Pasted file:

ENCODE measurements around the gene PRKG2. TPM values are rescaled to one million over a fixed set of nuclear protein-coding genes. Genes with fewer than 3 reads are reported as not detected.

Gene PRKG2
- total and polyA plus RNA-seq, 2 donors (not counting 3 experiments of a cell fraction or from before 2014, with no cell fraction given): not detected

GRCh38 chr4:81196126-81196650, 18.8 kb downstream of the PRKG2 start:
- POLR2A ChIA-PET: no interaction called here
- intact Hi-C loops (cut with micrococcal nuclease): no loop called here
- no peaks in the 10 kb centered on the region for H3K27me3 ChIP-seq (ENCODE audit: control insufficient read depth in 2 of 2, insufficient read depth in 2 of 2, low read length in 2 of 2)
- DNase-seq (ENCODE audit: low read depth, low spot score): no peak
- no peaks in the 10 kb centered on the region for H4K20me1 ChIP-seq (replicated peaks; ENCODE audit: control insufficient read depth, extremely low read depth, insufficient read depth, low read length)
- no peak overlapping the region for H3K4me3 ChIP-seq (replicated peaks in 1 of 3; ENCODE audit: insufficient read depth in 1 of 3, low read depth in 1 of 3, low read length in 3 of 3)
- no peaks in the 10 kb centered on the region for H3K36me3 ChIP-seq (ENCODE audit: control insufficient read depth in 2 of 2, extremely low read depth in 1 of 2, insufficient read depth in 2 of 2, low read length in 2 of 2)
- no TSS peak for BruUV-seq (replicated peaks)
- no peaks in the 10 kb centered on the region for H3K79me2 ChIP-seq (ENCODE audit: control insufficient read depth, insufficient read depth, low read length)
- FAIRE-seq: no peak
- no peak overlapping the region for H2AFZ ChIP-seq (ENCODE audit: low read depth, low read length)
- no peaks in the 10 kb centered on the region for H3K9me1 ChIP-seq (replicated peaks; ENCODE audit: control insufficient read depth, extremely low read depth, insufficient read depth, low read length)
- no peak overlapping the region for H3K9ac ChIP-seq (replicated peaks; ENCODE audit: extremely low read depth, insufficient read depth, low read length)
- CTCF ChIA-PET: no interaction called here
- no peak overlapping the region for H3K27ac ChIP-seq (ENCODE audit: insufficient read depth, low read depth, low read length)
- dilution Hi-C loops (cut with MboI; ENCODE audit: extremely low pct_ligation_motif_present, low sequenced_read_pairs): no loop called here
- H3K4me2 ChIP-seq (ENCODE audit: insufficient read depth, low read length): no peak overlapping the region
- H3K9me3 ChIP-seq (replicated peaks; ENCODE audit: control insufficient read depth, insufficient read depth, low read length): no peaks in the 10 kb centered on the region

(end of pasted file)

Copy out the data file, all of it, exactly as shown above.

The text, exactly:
ENCODE measurements around the gene PRKG2. TPM values are rescaled to one million over a fixed set of nuclear protein-coding genes. Genes with fewer than 3 reads are reported as not detected.

Gene PRKG2
- total and polyA plus RNA-seq, 2 donors (not counting 3 experiments of a cell fraction or from before 2014, with no cell fraction given): not detected

GRCh38 chr4:81196126-81196650, 18.8 kb downstream of the PRKG2 start:
- POLR2A ChIA-PET: no interaction called here
- intact Hi-C loops (cut with micrococcal nuclease): no loop called here
- no peaks in the 10 kb centered on the region for H3K27me3 ChIP-seq (ENCODE audit: control insufficient read depth in 2 of 2, insufficient read depth in 2 of 2, low read length in 2 of 2)
- DNase-seq (ENCODE audit: low read depth, low spot score): no peak
- no peaks in the 10 kb centered on the region for H4K20me1 ChIP-seq (replicated peaks; ENCODE audit: control insufficient read depth, extremely low read depth, insufficient read depth, low read length)
- no peak overlapping the region for H3K4me3 ChIP-seq (replicated peaks in 1 of 3; ENCODE audit: insufficient read depth in 1 of 3, low read depth in 1 of 3, low read length in 3 of 3)
- no peaks in the 10 kb centered on the region for H3K36me3 ChIP-seq (ENCODE audit: control insufficient read depth in 2 of 2, extremely low read depth in 1 of 2, insufficient read depth in 2 of 2, low read length in 2 of 2)
- no TSS peak for BruUV-seq (replicated peaks)
- no peaks in the 10 kb centered on the region for H3K79me2 ChIP-seq (ENCODE audit: control insufficient read depth, insufficient read depth, low read length)
- FAIRE-seq: no peak
- no peak overlapping the region for H2AFZ ChIP-seq (ENCODE audit: low read depth, low read length)
- no peaks in the 10 kb centered on the region for H3K9me1 ChIP-seq (replicated peaks; ENCODE audit: control insufficient read depth, extremely low read depth, insufficient read depth, low read length)
- no peak overlapping the region for H3K9ac ChIP-seq (replicated peaks; ENCODE audit: extremely low read depth, insufficient read depth, low read length)
- CTCF ChIA-PET: no interaction called here
- no peak overlapping the region for H3K27ac ChIP-seq (ENCODE audit: insufficient read depth, low read depth, low read length)
- dilution Hi-C loops (cut with MboI; ENCODE audit: extremely low pct_ligation_motif_present, low sequenced_read_pairs): no loop called here
- H3K4me2 ChIP-seq (ENCODE audit: insufficient read depth, low read length): no peak overlapping the region
- H3K9me3 ChIP-seq (replicated peaks; ENCODE audit: control insufficient read depth, insufficient read depth, low read length): no peaks in the 10 kb centered on the region